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Restaurant Food Cooling Practices

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Abstract:

Improper food cooling practices are a significant cause of foodborne illness, yet little is known about restaurant food cooling practices. This study was conducted to examine food cooling practices in restaurants. Specifically, the study assesses the frequency with which restaurants meet U.S. Food and Drug Administration (FDA) recommendations aimed at reducing pathogen proliferation during food cooling. Members of the Centers for Disease Control and Prevention's Environmental Health Specialists Network collected data on food cooling practices in 420 restaurants. The data collected indicate that many restaurants are not meeting FDA recommendations concerning cooling. Although most restaurant kitchen managers report that they have formal cooling processes (86%) and provide training to food workers on proper cooling (91%), many managers said that they do not have tested and verified cooling processes (39%), do not monitor time or temperature during cooling processes (41%), or do not calibrate thermometers used for monitoring temperatures (15%). Indeed, 86% of managers reported cooling processes that did not incorporate all FDA-recommended components. Additionally, restaurants do not always follow recommendations concerning specific cooling methods, such as refrigerating cooling food at shallow depths, ventilating cooling food, providing open-air space around the tops and sides of cooling food containers, and refraining from stacking cooling food containers on top of each other. Data from this study could be used by food safety programs and the restaurant industry to target training and intervention efforts concerning cooling practices. These efforts should focus on the most frequent poor cooling practices, as identified by this study.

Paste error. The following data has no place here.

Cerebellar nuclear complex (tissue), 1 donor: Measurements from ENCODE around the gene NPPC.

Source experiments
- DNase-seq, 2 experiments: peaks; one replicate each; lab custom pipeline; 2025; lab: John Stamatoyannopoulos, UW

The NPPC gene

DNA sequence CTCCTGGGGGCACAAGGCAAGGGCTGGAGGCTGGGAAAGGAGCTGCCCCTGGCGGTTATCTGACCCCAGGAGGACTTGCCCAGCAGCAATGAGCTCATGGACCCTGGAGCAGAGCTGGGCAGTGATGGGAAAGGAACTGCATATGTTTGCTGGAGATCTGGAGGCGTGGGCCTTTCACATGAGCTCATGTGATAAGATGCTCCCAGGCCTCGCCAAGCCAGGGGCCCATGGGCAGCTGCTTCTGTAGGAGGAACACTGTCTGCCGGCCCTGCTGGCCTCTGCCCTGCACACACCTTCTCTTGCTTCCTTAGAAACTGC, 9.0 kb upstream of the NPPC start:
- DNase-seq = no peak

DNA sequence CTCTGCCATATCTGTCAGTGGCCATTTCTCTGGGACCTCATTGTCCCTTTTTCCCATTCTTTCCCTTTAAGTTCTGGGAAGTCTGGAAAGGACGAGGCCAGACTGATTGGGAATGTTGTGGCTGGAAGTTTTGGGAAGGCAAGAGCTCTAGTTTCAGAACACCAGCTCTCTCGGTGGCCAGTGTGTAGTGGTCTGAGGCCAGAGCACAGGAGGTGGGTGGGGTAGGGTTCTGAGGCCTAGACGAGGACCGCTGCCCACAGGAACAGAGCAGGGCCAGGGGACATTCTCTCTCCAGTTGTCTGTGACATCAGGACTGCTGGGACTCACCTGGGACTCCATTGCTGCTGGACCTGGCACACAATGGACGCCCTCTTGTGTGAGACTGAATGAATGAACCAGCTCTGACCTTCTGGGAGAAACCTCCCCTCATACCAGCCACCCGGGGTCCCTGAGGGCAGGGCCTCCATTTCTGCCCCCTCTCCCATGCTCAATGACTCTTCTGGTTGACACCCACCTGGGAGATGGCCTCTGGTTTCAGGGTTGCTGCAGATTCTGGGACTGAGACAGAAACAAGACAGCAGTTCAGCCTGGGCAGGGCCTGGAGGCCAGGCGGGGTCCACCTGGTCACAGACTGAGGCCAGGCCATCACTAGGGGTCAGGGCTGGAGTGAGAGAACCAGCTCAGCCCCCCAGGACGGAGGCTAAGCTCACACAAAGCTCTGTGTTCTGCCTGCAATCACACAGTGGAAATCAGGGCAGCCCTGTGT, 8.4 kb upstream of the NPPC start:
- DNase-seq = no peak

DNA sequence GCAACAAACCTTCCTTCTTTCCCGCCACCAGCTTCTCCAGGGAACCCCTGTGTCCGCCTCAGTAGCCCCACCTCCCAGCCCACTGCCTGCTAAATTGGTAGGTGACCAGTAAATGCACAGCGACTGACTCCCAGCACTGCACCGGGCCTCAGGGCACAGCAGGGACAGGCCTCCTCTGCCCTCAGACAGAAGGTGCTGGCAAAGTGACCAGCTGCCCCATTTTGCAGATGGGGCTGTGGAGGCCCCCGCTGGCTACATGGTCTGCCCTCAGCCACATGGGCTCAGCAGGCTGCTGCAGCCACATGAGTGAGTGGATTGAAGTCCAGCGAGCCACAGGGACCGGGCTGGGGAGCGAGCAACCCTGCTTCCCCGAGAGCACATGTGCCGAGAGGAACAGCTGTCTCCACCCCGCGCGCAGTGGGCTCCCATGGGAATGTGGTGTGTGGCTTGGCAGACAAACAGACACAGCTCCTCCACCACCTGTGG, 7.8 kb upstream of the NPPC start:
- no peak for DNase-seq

Document Type: Research Article

DOI: https://doi.org/10.4315/0362-028X.JFP-12-256

Affiliations: 1: National Center for Environmental Health, Centers for Disease Control and Prevention, MS F60, 4770 Buford Highway, Atlanta, Georgia 30341, USA. lrgreen@cdc.gov 2: Metro Nashville–Davidson County Public Health Department, 311 23rd Avenue, North Nashville, Tennessee 37203, USA 3: Rhode Island Department of Health, 3 Capitol Hill, Cannon Building, Room 203, Providence, Rhode Island 02908, USA 4: Minnesota Department of Health, 12 Civic Center Plaza, Suite 2105, Mankato, Minnesota 56001, USA 5: Minnesota Department of Health, 625 Robert Street North, Saint Paul, Minnesota 55164, USA 6: New York State Department of Health, Bureau of Community Environmental Health & Food Protection, 547 River Street, Flannigan Square, Room 515, Troy, New York 12180, USA

Publication date: 2012-12-01

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